How the Best Boards are Built: Q&A With Maggie Wilderotter

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Maggie Wilderotter, the former Chair and CEO of Frontier Communications, began an illustrious boardroom career at the age of 28. She currently chairs the board of DocuSign and is a director of Costco Wholesale, Hewlett Packard Enterprise, Sana Biotechnology and Lyft. Here, she joins Boardspan founder and CEO Abby Adlerman for a conversation on how the best boards are built.

 Abby Adlerman: Maggie, it’s a pleasure to be talking with you about building great boards. Let’s dive right in with board composition—do you believe it really matters? Or can a few strong people carry the rest?

 Maggie Wilderotter: Composition is one of the most important things for the right dynamic—for a board to perform its duties well, including to protect shareholder value and make sure the company has the right strategy and leadership. Having just a cou­ple strong people can sometimes carry the day when there are no se­rious issues facing a company, but all companies go through cycles of ups and downs. Long-term success­ful boards require different capabil­ities, experience, thought process­es and participation based upon what’s going on with a company, so a continuous review and refresh process is necessary.

 AA: When you think about composition, are there any tenets that you’ve found high-functioning boards use?

 MW: The structure of a company and how it operates can dictate who’s on the board. Composition in a pub­lic-company setting requires enough independent di­rectors to do the work of the board—specifically of the Nominating & Governance Committee, Compensation Committee and Audit Committee. You can have special committees in addition, but you really need to have ex­pertise to populate those three committees.

 You also want to have a very strong chairman. In many public companies, that’s the CEO, and in those cases, you want a really strong lead independent director. I always recommend that the lead director or chair not sit on any of the standard committees but attend all of those committee meetings as chairman, so they can stay up on all of the issues of the work of the board and observe the dynamics of how board members interact.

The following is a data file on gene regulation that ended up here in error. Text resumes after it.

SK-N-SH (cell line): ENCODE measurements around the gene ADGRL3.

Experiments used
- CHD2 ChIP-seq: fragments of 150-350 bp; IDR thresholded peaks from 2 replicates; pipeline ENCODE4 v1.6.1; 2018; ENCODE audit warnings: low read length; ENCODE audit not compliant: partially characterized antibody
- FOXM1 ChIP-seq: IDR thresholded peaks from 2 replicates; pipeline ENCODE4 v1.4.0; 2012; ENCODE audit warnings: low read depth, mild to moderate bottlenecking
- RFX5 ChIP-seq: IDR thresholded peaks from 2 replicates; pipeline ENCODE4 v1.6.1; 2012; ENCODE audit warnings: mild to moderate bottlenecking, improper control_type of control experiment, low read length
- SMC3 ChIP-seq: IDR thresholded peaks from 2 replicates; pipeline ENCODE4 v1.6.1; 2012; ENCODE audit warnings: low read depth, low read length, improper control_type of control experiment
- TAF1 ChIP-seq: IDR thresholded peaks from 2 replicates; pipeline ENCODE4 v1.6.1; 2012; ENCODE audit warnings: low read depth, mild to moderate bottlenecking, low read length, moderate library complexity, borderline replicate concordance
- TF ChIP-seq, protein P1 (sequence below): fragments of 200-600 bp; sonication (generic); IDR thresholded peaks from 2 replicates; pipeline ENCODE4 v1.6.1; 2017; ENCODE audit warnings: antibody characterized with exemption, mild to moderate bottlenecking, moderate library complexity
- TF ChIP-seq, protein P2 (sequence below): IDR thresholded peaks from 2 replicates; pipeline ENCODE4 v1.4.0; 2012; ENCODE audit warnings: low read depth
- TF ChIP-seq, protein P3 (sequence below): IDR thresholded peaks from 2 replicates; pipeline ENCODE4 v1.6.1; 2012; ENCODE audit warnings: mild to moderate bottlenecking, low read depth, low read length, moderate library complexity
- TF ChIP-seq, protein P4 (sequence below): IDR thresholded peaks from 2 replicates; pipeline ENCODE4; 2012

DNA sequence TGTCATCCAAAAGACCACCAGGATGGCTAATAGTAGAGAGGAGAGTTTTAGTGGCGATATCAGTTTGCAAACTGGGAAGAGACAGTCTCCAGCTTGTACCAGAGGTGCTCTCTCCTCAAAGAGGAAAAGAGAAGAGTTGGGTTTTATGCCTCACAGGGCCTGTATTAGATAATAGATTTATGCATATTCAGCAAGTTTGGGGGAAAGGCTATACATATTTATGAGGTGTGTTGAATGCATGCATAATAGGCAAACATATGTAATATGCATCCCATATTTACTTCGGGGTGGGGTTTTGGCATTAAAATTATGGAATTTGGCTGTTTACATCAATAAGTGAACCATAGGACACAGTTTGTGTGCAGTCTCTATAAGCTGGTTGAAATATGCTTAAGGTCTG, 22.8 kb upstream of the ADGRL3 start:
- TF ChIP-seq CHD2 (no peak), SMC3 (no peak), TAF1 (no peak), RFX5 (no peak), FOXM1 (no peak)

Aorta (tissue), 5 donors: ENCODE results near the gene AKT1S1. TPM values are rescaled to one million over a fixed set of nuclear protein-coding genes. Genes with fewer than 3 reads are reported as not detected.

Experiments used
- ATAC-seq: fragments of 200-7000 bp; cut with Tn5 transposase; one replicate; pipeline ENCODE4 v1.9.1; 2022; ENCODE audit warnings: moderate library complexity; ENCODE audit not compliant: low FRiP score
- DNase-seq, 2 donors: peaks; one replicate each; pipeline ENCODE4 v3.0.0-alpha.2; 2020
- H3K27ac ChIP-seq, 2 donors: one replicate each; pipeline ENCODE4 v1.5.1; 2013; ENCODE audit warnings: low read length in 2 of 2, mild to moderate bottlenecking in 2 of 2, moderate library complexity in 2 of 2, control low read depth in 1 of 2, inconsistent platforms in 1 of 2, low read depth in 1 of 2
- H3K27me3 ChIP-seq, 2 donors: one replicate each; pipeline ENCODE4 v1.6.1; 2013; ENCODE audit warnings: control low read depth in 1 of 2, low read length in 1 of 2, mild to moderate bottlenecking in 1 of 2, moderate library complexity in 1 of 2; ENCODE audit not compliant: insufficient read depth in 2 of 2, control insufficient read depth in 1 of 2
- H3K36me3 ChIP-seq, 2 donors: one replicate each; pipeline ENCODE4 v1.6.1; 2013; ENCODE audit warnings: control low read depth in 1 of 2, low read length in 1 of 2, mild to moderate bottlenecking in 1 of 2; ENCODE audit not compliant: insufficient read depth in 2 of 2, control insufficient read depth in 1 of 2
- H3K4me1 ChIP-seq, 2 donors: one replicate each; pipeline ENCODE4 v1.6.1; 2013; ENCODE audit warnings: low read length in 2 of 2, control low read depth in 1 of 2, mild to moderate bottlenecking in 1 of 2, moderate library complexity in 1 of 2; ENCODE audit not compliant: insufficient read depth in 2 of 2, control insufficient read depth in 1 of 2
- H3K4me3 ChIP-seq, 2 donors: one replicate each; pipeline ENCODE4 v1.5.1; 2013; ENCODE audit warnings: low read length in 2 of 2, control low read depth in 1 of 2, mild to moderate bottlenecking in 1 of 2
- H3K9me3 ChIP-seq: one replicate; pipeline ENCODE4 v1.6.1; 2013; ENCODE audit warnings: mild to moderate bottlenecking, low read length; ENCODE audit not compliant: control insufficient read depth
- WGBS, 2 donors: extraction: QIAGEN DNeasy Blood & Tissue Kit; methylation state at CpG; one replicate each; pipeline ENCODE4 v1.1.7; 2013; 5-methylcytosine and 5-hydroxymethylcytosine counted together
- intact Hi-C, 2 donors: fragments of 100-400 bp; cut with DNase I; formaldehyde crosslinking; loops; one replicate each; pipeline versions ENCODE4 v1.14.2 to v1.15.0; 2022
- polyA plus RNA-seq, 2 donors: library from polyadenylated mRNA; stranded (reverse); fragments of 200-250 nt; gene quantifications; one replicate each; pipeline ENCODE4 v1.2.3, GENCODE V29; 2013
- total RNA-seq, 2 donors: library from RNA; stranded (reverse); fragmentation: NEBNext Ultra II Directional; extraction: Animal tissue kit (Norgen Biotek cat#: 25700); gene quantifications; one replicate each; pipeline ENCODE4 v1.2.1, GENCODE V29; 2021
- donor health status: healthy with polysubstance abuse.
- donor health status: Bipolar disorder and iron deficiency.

Then, the other part of composition is the longevity of board members. Refreshment has to take place when company needs dictate. That’s an opportunity to look at diversity of experience, race, gender–to make sure you are getting insights and input that are representative of your shareholders, customers, and employees.

Composition is a complicated matter because the umbrella above all that is the culture of the board. You want people who can fit into a team-oriented and collegial decision-making environment, but who also have enough self-confidence, courage, tenacity, and grit to speak their mind and to go against the majority if there is a different point of view that has to be thought of.

Your board culture has to morph and change as the company culture morphs and changes.


AA: I love that you refer to the umbrella of culture. I hear from others that when some legacy organizations push themselves on diversity, the biggest fear is, “Are we going to lose our culture?”

MW: My position is that diversification strengthens culture. But culture adapts to what is important to a company at any point in time. As a board you have to recognize that your board culture has to morph and change as the company culture morphs and changes.

AA: You mentioned that the majority of public companies haven’t separated the role of chair and CEO. Do you have a point of view on when it helps versus hurts?

MW: It’s situational. Take a new CEO: In addition to their responsibilities to meet with shareholders and customers, drive strategy, and set the tone at the top and the culture, they have three new constituents they have to work with and for. They are reporting to a board of directors, so they have a new set of bosses; they have a new employee base that they need to lead and embrace; and they have a new set of direct reports. I don’t think a fourth job of running a board is something a board should burden a new CEO with. Let that CEO get their sea legs doing the priority job of pure CEO for the first couple of years.

On the flipside, at a lot of traditional companies, those CEOs have been in place a long time and for them to be chairman–many of them are very good at that. It depends on the person, the company, and also what priorities that CEO has, both professionally and personally.